[Nintendo Switch] Axiom Verge 2 Review

by the_nmac

It’s time to enter the Breach one more time, but for this new adventure, things are not as they seem. Are you ready? Then check out our Axiom Verge 2 review!

Life. Afterlife. Real. Virtual. Dream. Nightmare. It’s a thin line. It’s Axiom Verge 2.
The long awaited sequel to Axiom Verge, Axiom Verge 2 expands on the universe with completely new characters, abilities, and gameplay.

[PS4 Review] Axiom Verge

Back in 2015, my game of the year was Axiom Verge. I adored the game, giving it a perfect score, which I still stand by, having played it a few times since it launched. Saying I’ve been waiting for a sequel with bated breath is an understatement. So how does the sequel fair compared to the original? Well, it’s certainly different. It’s not necessarily bad, but it’s a different type of experience.

Axiom Verge 2 is a lot like its predecessor. It’s still a Metroidvania, and it features great pixel art and a solid soundtrack. The story and world-building are there. The first major change is that the sequel’s story features a different character. Indra Chaudhari isn’t Trace from the first game, and that’s very evident. Where Trace is just thrown into the universe of Axiom Verge and has to survive, Indra comes to the world in search of her missing daughter. Axiom Verge 2 focuses almost completely on close-quarter melee combat, wherein in the original, you were given an array of different weapons that allowed you to fight from a distance.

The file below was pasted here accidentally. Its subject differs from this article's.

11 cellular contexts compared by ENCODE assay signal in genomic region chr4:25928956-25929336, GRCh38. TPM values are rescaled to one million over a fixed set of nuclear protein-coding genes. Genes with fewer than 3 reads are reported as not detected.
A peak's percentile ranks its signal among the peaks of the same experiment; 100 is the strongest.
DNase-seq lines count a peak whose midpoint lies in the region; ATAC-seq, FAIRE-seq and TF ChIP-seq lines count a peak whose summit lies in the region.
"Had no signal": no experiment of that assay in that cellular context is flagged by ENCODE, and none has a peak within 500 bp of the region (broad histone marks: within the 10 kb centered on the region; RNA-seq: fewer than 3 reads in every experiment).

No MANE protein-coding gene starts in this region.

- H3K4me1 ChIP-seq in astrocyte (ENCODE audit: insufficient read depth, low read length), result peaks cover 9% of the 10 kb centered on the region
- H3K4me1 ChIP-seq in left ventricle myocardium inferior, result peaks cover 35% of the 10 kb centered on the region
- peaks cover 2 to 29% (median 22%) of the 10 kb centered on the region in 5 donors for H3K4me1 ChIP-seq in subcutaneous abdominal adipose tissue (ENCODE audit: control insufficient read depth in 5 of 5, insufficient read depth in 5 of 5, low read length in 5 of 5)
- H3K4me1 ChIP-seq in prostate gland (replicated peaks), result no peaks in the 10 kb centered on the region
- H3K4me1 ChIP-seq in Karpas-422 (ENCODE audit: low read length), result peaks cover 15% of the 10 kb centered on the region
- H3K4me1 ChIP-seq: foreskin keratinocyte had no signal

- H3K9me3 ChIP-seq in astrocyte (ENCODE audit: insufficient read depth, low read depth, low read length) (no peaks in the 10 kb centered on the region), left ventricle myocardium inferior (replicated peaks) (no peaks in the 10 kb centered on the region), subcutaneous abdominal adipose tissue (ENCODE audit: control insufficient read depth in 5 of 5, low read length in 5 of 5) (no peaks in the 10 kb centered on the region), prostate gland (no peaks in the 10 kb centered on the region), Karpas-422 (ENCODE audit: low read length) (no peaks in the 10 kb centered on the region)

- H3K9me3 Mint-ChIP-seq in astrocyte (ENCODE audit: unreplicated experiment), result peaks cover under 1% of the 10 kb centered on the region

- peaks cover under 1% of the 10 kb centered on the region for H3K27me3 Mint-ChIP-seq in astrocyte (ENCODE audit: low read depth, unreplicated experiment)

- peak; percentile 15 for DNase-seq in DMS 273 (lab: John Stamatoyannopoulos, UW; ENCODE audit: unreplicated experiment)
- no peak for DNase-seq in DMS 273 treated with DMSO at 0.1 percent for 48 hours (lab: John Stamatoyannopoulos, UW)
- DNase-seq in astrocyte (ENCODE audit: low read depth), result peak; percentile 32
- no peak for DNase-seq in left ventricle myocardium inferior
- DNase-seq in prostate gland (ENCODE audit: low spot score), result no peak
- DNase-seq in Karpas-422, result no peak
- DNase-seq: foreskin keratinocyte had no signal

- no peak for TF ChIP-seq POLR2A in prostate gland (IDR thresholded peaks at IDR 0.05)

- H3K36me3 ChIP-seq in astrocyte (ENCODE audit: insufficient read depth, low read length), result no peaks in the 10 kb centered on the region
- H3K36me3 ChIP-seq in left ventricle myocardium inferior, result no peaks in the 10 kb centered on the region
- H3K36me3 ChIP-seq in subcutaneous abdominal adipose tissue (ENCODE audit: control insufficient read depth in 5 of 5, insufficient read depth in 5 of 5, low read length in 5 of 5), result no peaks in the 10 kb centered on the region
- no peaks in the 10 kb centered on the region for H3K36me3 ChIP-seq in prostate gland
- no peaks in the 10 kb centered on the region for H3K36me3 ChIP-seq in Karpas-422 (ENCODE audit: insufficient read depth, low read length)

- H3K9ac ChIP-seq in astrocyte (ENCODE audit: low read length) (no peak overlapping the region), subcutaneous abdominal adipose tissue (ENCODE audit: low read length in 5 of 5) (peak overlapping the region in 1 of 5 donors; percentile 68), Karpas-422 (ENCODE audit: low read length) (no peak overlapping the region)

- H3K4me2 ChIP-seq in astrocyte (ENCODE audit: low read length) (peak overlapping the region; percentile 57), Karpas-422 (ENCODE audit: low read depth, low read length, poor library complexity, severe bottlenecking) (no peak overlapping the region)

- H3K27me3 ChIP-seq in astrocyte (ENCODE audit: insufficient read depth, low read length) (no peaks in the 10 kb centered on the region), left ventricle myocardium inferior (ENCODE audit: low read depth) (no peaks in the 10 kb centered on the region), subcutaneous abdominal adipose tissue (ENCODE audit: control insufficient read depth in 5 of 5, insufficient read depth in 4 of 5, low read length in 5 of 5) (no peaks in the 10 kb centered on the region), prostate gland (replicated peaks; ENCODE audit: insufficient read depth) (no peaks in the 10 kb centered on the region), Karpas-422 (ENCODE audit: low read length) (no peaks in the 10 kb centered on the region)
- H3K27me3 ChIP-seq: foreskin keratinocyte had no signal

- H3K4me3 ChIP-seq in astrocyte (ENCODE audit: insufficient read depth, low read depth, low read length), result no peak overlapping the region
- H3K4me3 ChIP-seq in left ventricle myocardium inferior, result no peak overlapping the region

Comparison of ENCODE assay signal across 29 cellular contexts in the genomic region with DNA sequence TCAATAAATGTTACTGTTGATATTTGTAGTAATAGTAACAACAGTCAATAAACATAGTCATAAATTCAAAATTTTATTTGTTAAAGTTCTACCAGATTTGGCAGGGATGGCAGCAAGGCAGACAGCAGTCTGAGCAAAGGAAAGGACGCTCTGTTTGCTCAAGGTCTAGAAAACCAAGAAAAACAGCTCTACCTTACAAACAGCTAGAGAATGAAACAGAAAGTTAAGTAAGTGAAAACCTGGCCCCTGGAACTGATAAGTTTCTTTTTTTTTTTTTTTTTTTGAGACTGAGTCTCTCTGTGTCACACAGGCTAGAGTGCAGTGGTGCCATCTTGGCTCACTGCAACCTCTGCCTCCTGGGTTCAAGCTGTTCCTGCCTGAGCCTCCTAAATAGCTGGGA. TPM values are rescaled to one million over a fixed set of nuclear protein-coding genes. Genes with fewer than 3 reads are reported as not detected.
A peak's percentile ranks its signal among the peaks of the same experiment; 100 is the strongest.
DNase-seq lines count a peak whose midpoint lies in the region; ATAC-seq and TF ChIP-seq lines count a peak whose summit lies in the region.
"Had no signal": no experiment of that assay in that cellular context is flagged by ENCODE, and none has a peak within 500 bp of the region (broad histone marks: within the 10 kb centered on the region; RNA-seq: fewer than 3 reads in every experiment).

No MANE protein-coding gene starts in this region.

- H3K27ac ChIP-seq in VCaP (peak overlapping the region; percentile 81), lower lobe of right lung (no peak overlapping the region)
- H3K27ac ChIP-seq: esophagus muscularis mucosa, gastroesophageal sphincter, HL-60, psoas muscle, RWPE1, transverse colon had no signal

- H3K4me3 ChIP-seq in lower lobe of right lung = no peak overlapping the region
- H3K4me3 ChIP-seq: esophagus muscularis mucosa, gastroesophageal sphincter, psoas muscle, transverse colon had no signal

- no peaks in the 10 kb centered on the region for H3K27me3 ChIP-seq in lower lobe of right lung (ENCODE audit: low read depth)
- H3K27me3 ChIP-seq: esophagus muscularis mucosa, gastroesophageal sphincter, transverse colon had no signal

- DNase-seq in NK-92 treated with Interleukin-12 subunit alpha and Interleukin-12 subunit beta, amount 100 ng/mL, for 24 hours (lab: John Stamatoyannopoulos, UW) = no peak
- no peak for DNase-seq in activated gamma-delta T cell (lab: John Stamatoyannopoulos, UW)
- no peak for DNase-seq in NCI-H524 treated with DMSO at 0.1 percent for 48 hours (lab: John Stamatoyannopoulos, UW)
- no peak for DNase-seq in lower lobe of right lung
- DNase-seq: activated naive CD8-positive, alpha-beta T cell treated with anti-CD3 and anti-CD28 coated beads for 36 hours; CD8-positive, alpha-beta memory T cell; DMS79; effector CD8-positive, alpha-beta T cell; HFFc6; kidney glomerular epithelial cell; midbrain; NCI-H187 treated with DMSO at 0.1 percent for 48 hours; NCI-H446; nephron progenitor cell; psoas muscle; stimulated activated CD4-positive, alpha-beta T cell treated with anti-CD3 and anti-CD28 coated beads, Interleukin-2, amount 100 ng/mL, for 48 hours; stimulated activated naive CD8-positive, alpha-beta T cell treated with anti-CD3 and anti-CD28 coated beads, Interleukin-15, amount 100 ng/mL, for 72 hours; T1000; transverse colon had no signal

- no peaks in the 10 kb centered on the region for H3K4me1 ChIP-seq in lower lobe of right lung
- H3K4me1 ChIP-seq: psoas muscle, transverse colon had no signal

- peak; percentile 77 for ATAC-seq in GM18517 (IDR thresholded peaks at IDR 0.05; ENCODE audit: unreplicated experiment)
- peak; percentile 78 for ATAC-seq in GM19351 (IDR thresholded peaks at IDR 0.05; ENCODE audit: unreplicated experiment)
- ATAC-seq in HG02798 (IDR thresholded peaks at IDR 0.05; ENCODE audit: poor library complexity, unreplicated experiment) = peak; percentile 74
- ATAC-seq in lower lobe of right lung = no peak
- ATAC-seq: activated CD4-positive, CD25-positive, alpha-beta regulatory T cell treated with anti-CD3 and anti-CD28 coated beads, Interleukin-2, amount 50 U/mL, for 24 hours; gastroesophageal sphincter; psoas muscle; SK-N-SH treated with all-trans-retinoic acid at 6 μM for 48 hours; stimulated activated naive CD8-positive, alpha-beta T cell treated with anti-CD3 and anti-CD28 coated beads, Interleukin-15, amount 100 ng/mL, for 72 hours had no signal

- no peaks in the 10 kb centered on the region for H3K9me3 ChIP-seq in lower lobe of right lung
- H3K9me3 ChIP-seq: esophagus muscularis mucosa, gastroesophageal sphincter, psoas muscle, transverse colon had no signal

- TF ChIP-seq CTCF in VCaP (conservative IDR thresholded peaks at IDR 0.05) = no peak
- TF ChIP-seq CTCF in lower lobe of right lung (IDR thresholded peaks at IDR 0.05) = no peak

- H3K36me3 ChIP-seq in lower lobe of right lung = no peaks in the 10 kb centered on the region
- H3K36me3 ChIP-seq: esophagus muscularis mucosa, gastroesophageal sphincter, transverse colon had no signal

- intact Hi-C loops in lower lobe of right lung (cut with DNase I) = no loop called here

This changes the feel of the game, but that doesn’t mean I didn’t like what Axiom Verge 2 has to offer. I think it does some things like hacking better than the original, but I did miss having the options and choices of weapons available for the sequel. Combat does initially have a bit of a learning curve since there’s a need to readjust to short-range combat while making the most of your hacking abilities. But once you get a feel for things, everything clicks into place, and you get that solid Metroidvania feel that the original did a great job at presenting.

With Indra, most of the combat will have her focusing on learning each enemy’s attack and movement pattern so that you can know what the best way is to attack them to survive. There really isn’t a dodge ability, so you need to make every hit count while avoiding their attacks. Now let’s discuss the hacking. The original game featured a glitch gun that would have different effects. Axiom Verge 2 takes it to the next level since you can hack enemies near you and pick an effect. This includes things such as opening or closing doors, making an enemy slower, making some spit out a health power-up, or making an enemy go boom. You’ll have to spend some of your energy to activate these hacks, so you’ll have to decide what’s best for each fight. I enjoyed the expanded scope that hacking brought to the combat. I suggest that you spend some of the flask points that you’ll collect to expand your hacking range.